One of the most crucial elements to a scene can be a prop. Props are important for a film’s plot, characters, and overall story. Ensuring that every prop in a screenplay is accounted for and brought on set can be overwhelming. However, creating a props list by breaking down a screenplay is a sure fire way to be prepared as a production designer or prop master. Let’s take a look at how to create a props breakdown list.
Props breakdown tutorial
Use breakdown software
Breaking down a screenplay for props by hand may sound simple. However, it can be the most time consuming and least organized way to do this. Instead, opt for one of the many script breakdown softwares out there such as StudioBinder’s free script breakdown app.
Here's a quick run-through of what modern script breakdowns look like.
StudioBinder allows you to import a script and easily tag props to add to a props breakdown list. We’ll be using the app for our props breakdown tutorial in this article today.
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How to create a props breakdown
Import your script
Once you’ve downloaded the script breakdown software, it’s time to import your screenplay. If you didn’t already use StudioBinder’s screenwriting app to write your script, don’t worry. Our software supports most file types such as Final Draft, PDF, Fountain, and TXT.
For this tutorial, we’ll be breaking down a scene from the 1917 screenplay written by Sam Mendes and Krysty Wilson-Cairns. To import your script, simply click on the “Breakdowns” icon on your project’s overview page.
Next, you’ll be prompted to import your script. Simply click the “Import Script” icon and drag and drop the screenplay file to import it into the app.
Now that it's imported, it’s time to start breaking it down for any and all props.
Creating a props breakdown
Read and tag props
All scenes have various visual elements. It is important to understand what a prop is and how it's different from elements like set dressing and wardrobe.
A prop is any object that a character interacts with during the scene. Set dressing is any object that is a part of the set and is not handled or interacted with by a character.
In this scene from 1917, the main characters, Schofield and Blake, receive their mission to go into enemy territory and deliver a critical message. Let’s use the SB script breakdown app to tag all of the props in the scene.
As you read the scene and notice a prop, simply highlight the word. Once highlighted, click the word and a pop up tool box will emerge.
Here you can select the category under which this word will be tagged. For our script breakdown, we’ll mark “rifles” as a prop. Once selected, click “add element” at the bottom of the tool box.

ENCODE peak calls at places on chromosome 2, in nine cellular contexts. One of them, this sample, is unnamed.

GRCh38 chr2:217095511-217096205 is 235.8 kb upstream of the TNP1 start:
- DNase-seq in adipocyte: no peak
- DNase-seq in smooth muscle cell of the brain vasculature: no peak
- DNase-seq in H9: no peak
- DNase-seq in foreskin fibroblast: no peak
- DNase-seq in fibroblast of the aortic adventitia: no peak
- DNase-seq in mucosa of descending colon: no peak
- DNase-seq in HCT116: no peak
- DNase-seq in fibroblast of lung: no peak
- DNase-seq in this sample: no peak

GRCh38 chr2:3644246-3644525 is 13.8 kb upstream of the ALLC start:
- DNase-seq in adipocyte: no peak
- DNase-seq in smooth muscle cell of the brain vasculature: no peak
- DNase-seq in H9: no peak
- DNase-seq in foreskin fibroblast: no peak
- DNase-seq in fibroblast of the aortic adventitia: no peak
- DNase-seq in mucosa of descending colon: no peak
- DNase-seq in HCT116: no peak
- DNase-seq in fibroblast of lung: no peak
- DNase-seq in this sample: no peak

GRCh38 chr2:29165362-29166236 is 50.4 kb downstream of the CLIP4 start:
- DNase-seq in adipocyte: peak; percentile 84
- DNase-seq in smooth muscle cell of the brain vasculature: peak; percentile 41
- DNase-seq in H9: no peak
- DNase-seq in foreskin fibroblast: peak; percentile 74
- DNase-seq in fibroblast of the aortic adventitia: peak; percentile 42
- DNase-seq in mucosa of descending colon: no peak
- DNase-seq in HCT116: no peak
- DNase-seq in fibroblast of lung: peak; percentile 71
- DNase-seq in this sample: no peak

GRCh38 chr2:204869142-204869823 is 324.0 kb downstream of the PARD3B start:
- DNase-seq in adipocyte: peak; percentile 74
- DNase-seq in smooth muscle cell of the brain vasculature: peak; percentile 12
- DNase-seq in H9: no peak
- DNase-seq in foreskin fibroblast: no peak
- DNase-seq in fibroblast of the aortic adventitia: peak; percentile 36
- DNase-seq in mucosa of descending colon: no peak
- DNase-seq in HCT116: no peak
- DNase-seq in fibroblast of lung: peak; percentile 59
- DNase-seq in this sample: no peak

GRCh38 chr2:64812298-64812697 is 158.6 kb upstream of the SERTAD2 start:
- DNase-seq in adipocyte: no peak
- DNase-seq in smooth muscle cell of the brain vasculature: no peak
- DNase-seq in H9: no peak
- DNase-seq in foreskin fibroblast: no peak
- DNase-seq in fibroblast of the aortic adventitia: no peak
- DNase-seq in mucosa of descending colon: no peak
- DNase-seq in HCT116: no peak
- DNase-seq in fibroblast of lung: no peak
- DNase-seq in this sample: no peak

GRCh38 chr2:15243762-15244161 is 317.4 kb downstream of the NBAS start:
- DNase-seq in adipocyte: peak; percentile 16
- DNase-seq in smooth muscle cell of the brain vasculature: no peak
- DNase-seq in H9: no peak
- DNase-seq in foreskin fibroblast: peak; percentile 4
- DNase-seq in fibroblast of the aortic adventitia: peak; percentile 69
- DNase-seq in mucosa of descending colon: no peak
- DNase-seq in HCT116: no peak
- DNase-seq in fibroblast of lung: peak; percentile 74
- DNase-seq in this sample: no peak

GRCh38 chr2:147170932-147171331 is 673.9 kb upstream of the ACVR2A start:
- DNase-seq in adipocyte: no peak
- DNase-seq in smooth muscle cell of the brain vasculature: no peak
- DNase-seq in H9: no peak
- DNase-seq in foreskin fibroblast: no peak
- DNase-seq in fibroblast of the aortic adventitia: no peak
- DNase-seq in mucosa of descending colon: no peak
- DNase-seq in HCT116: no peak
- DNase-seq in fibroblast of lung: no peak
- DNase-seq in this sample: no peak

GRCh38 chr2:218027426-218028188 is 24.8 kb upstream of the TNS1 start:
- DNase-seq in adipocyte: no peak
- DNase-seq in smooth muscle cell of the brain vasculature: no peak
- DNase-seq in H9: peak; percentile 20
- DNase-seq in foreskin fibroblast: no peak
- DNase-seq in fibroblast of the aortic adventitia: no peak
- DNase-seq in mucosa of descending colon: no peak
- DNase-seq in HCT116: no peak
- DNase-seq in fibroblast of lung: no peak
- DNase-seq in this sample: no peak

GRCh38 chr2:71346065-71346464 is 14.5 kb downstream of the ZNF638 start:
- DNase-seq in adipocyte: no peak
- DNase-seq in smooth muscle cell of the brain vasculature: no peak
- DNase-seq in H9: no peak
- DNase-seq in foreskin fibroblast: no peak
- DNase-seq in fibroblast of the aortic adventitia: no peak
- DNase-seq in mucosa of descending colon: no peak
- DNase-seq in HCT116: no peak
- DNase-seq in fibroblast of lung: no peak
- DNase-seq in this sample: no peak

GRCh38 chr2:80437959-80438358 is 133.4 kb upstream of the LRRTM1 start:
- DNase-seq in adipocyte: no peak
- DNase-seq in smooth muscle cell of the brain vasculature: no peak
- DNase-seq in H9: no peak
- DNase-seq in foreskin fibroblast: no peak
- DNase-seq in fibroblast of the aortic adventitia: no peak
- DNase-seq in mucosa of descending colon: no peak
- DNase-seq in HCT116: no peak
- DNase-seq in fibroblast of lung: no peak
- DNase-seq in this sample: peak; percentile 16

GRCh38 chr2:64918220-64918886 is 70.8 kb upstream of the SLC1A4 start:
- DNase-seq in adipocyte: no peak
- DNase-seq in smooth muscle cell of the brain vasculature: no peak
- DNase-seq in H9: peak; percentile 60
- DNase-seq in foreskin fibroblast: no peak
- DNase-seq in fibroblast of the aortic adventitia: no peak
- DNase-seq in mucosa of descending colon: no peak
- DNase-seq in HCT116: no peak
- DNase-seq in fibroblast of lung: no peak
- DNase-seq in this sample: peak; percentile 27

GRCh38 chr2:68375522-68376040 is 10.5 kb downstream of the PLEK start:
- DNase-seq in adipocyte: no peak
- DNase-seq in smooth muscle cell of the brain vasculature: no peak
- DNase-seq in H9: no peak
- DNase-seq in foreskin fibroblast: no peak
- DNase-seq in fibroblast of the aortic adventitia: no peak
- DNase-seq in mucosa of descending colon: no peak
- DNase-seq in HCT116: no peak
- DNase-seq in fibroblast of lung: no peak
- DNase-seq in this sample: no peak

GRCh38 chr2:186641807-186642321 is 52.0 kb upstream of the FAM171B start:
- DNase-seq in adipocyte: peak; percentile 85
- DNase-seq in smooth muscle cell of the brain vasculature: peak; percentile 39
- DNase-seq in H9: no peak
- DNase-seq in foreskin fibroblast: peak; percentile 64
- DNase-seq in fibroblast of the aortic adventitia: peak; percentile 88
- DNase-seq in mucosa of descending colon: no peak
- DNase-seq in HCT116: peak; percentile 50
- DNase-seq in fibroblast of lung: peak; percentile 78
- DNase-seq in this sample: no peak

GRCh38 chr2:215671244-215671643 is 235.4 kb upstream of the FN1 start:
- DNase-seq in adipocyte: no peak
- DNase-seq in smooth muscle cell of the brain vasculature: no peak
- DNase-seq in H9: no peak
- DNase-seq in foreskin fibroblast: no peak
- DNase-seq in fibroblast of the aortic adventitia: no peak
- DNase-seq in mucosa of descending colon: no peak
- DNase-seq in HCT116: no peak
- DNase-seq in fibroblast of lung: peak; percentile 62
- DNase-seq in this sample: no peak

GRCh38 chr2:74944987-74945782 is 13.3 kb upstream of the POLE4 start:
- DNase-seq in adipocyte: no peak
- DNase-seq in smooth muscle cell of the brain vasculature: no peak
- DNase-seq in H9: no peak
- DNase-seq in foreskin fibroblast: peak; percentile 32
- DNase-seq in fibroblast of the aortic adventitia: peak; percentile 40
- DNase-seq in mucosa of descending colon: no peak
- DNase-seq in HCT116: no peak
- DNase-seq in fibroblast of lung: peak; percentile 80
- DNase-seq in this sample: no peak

Every script element is assigned a different color. “Rifle” is highlighted in the color brown which is used for all props. Continue this process for the entire script to properly mark every prop.
Once every prop is tagged, you can find a complete list of the props on the left hand side of the screen under “Scene Elements.” Simply click the drop down menu of the “Props” list to find the full list of tagged props.
If you are taking on the role of production designer or prop master, you will want to share or print this prop list to have on set and hand out to your department of prop runners and makers.
To share and print a full page props breakdown list simply head back to your project’s overview and click the “Elements icon”.
This will bring up a list of different script elements. Click the “Props” icon.
This will bring up the complete list of props that are tagged in your screenplay. You can rearrange, combine, and organize the prop list here. You can also print the props breakdown here to bring on set. Or you can collaborate and share it digitally through the StudioBinder app.
Props are an incredibly important element to any film production. The last thing a director or production designer wants to hear is that a necessary prop is missing or was overlooked.
Avoid this situation by breaking down the screenplay for every prop. Keep this props list organized and handy and the props department will be running smoothly.
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A Complete Guide to Script Breakdowns
Breaking down a script for props is incredibly important. However, there are quite a few other story elements that can benefit from a script breakdown. In our next article, we analyze the best way to break down a script for elements like props, wardrobe, set dressing, and more.